So if wind forces, or rope torque, start to rotate the load clockwise, then accelerating the flywheel also clockwise will tend to spin the load anti-clockwise; get the speed right, and the load will not rotate at all.

New technology in development for Roborigger includes a voice-operated control system and a novel data capture system that allows all load movements by Roboriggers anywhere in the world to be automatically captured recorded and made accessible on the web.

In July this year the company expanded by opening a new manufacturing plant in Wangara to the north of Perth. The facility will allow it to scale its manufacturing operations to meet demand that has arisen in Europe, Japan and other markets.

Also in July came the announcement of an agent, JOTO Sangyo Co. Ltd, to represent them in Japan, and a cooperation agreement with JOTO and Sumitomo Mitsui Construction Co., one of Japan’s largest construction conglomerates, to use the Roborigger system in its SQRIM fully precast concrete construction method for high rise building.

And in September Roborigger entered into an agency partnership with Ludwig System, a manufacturer of radio-controlled crane hooks based in Germany, who will now lead the development of Roborigger business and operations in Germany, Netherlands, Austria and Switzerland.

“We are now seeing Roborigger deployment picking up speed exponentially. We will have Roborigger working on Sydney and Auckland metro projects, mega projects in Dubai and Abu Dhabi, a shipyard in Germany, building powerlines and handling loads in the northern Australia and loading equipment onto supply boats for offshore drilling,” Markwell said.

Verton, based in Queensland, launched its anti-rotation below-the- hook devices at around the same time. Its product resembles a spreader beam but contains fast-spinning gyroscopes, again battery-powered and remotely controlled. They are modular: several can be joined together to control the required scale of load. Their brands are now the Everest series, for onshore work, and the Columbus series for offshore.

Verton too has been signing worldwide, and prestigiously. In September 2020 international heavy lift specialists Mammoet signed agreements to introduce Verton’s products to its customers; offshore operators Global Gravity have done the same; and Verton’s products have been approved for use within oil giant Shell and have been trialling on several of their sites.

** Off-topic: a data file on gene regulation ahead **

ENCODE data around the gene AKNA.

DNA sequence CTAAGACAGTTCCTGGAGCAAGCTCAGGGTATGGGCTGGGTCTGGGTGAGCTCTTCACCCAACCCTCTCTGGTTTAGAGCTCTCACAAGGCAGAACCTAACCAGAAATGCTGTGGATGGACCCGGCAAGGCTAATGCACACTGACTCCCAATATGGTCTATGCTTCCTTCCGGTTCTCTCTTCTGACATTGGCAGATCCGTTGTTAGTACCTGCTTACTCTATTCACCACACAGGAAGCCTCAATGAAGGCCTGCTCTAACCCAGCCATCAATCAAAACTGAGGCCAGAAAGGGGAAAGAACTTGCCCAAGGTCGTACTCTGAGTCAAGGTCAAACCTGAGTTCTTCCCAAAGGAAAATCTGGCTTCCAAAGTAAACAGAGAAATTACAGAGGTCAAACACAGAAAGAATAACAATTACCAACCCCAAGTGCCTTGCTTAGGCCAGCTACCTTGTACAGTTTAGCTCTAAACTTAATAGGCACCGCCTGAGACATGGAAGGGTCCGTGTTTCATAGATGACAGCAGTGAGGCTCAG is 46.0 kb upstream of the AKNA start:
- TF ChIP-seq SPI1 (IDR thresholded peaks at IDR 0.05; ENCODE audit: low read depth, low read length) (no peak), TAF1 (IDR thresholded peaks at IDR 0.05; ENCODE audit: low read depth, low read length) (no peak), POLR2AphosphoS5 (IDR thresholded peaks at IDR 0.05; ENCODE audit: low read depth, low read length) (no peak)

In April this year Verton signed Red Rooster Lifting as its first distributor in the UK. In the US the Crosby Group completed a significant investment in the company in February this year; the two companies will collaborate to accelerate the adoption of the technology. Also in the US Hale Steel has ordered three Everest SpinPod 7.5’s for their construction operations. Hale Steel used Verton’s gyroscopic modules to install massive modular insulated metal wall panels on a project in Little Rock, Arkansas. The panels were 32 feet wide, 60 feet tall and weigh 10 tonnes. Hale Steel used a Verton Everest 6 lifting beam to lift and precisely orientate the concrete panels remotely. Installing eight modular panels for one of the walls would usually take six days, but Hale was able to do it in just three: Verton’s remote control orientation meant that a single worker could direct a 10 tonne panel while standing a safe 35 metres from the load.

In September, Indian pre-cast company Dal-Lago signed up to distribute Verton products across the sub-continent. The company has orders from the UK, Germany, UAE, India, North America, Singapore, Malaysia and South Africa and has signed up three more distributors with a further 14 global distributors in the pipeline. And it has delivered two Everest SpinPod 7.5’s to Danish wind turbine manufacturer MHI Vestas for deployment in the North Sea off the coast of Aberdeen.

Verton is also progressing the proof of concept for its ‘WindMaster’, designed specifically for lifting and orientating wind turbine tower sections, nacelles and blades without the need for taglines. Using Verton’s wind vane and gyroscopic technology for load control is intended to solve critical issues caused by strong winds and unstable working platforms during installation and maintenance on or offshore.

It would seem that orientation devices, from non-existent three years ago, are set to join a host of other below-the-hook attachments to become a standard tool worldwide.